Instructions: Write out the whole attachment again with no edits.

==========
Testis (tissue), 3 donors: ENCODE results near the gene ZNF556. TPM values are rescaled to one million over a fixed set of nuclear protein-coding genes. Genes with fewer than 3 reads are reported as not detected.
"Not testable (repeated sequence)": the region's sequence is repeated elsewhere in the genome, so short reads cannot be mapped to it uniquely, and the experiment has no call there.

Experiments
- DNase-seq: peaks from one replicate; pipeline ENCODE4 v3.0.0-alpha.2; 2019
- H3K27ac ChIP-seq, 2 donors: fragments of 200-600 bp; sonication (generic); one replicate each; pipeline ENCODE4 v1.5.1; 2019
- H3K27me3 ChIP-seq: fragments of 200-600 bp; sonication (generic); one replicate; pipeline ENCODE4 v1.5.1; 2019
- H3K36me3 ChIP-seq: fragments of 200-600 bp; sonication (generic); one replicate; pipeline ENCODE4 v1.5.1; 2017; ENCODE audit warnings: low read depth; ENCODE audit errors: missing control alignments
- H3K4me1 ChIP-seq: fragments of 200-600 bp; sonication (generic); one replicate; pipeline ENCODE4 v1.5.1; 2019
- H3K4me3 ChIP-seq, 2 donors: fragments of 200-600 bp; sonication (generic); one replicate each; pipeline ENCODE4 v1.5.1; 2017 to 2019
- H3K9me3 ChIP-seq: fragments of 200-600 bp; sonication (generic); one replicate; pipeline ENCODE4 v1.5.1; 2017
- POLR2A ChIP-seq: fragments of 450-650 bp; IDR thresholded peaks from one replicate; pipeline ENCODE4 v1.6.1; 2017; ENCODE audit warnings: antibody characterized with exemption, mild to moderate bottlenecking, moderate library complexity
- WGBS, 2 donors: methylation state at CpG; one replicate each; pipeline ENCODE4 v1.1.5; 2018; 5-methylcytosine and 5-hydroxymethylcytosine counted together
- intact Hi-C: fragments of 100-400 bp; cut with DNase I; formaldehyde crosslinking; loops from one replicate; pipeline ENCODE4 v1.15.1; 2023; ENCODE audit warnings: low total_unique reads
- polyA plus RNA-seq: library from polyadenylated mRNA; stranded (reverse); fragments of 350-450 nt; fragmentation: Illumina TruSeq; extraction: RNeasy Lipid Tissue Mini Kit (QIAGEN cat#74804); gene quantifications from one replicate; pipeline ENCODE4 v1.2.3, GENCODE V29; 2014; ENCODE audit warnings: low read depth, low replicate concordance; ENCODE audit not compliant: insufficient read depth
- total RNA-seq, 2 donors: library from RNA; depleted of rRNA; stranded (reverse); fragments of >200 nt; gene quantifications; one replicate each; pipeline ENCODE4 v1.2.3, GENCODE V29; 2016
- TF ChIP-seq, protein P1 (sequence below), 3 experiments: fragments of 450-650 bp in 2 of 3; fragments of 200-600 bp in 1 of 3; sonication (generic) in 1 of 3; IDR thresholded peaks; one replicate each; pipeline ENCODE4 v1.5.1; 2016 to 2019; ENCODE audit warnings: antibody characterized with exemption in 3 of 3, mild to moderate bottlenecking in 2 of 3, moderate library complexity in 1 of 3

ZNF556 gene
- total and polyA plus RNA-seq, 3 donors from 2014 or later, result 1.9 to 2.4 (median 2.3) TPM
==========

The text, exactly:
Testis (tissue), 3 donors: ENCODE results near the gene ZNF556. TPM values are rescaled to one million over a fixed set of nuclear protein-coding genes. Genes with fewer than 3 reads are reported as not detected.
"Not testable (repeated sequence)": the region's sequence is repeated elsewhere in the genome, so short reads cannot be mapped to it uniquely, and the experiment has no call there.

Experiments
- DNase-seq: peaks from one replicate; pipeline ENCODE4 v3.0.0-alpha.2; 2019
- H3K27ac ChIP-seq, 2 donors: fragments of 200-600 bp; sonication (generic); one replicate each; pipeline ENCODE4 v1.5.1; 2019
- H3K27me3 ChIP-seq: fragments of 200-600 bp; sonication (generic); one replicate; pipeline ENCODE4 v1.5.1; 2019
- H3K36me3 ChIP-seq: fragments of 200-600 bp; sonication (generic); one replicate; pipeline ENCODE4 v1.5.1; 2017; ENCODE audit warnings: low read depth; ENCODE audit errors: missing control alignments
- H3K4me1 ChIP-seq: fragments of 200-600 bp; sonication (generic); one replicate; pipeline ENCODE4 v1.5.1; 2019
- H3K4me3 ChIP-seq, 2 donors: fragments of 200-600 bp; sonication (generic); one replicate each; pipeline ENCODE4 v1.5.1; 2017 to 2019
- H3K9me3 ChIP-seq: fragments of 200-600 bp; sonication (generic); one replicate; pipeline ENCODE4 v1.5.1; 2017
- POLR2A ChIP-seq: fragments of 450-650 bp; IDR thresholded peaks from one replicate; pipeline ENCODE4 v1.6.1; 2017; ENCODE audit warnings: antibody characterized with exemption, mild to moderate bottlenecking, moderate library complexity
- WGBS, 2 donors: methylation state at CpG; one replicate each; pipeline ENCODE4 v1.1.5; 2018; 5-methylcytosine and 5-hydroxymethylcytosine counted together
- intact Hi-C: fragments of 100-400 bp; cut with DNase I; formaldehyde crosslinking; loops from one replicate; pipeline ENCODE4 v1.15.1; 2023; ENCODE audit warnings: low total_unique reads
- polyA plus RNA-seq: library from polyadenylated mRNA; stranded (reverse); fragments of 350-450 nt; fragmentation: Illumina TruSeq; extraction: RNeasy Lipid Tissue Mini Kit (QIAGEN cat#74804); gene quantifications from one replicate; pipeline ENCODE4 v1.2.3, GENCODE V29; 2014; ENCODE audit warnings: low read depth, low replicate concordance; ENCODE audit not compliant: insufficient read depth
- total RNA-seq, 2 donors: library from RNA; depleted of rRNA; stranded (reverse); fragments of >200 nt; gene quantifications; one replicate each; pipeline ENCODE4 v1.2.3, GENCODE V29; 2016
- TF ChIP-seq, protein P1 (sequence below), 3 experiments: fragments of 450-650 bp in 2 of 3; fragments of 200-600 bp in 1 of 3; sonication (generic) in 1 of 3; IDR thresholded peaks; one replicate each; pipeline ENCODE4 v1.5.1; 2016 to 2019; ENCODE audit warnings: antibody characterized with exemption in 3 of 3, mild to moderate bottlenecking in 2 of 3, moderate library complexity in 1 of 3

ZNF556 gene
- total and polyA plus RNA-seq, 3 donors from 2014 or later, result 1.9 to 2.4 (median 2.3) TPM